Competition: Beastly Blades

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Perhaps not since the first postwar Volkswagen gunned into view has there been such a word-of-mouth consumer success as the Wilkinson Super Sword-Edge razor blade. When it was first introduced in Britain by the stodgy, 1 go-year-old Wilkinson Sword Ltd. (sword cutlers by appointment to Her Majesty Queen Elizabeth II). the Super Sword immediately took over 10% of the British blade market. Men who normally scraped through three shaves with the best blade available found they got more than ten with a Super Sword. Its farne spread to the Continent, then to the U.S.; supplies ran short, and now it is practically impossible to find Super Swords in stock anywhere.

Super Swords shave so smoothly because Wilkinson turned a trick that most cutlery makers thought impossible: it managed to put a really keen, lasting edge on stainless steel. But to slow-moving Wilkinson the runaway success of its blades was just a beastly bother, and it refused to move quickly to step up production to meet demand. In fact, Wilkinson's bosses make little secret of the fact that their primary interest is in promoting the steady sales of their high-priced garden tools—among them, the three-edged "swoe" (sword-hoe), which Wilkinson considers the first improvement on the hoe in 2,000 years. They bypassed U.S. drugstores with their, blades and gave them to hardware dealers who tried to lure garden-tool customers by offering them Super Swords as well.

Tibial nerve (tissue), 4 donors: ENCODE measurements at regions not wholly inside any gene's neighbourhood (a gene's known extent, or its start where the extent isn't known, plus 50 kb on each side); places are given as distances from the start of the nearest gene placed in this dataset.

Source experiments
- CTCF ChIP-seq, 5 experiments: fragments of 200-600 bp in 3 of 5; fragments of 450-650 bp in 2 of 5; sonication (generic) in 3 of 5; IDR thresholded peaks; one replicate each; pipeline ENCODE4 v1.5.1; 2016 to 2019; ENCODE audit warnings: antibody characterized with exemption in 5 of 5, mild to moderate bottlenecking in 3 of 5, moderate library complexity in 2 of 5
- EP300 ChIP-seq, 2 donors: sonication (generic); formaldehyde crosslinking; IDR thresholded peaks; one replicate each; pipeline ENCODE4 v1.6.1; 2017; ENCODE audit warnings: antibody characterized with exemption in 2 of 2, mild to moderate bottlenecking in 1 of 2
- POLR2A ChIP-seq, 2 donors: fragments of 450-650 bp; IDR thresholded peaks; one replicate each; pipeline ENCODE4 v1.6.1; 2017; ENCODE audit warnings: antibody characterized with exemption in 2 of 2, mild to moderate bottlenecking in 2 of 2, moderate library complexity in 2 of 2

Last week Boston's Gillette Co., the king of razor blade makers, recognized that it could no longer ignore Wilkinson's threat to its markets—no matter how reluctant a threat it might be. Before many months, announced Gillette Chairman Carl J. Gilbert, Gillette will introduce a stainless steel razor blade of its own. Gilbert, too, seemed to regard the new blade as a bit of a bother that would do little to help Gillette earnings. "As we see it now," says he, "the real significance lies in the direction of increased customer satisfaction with our products."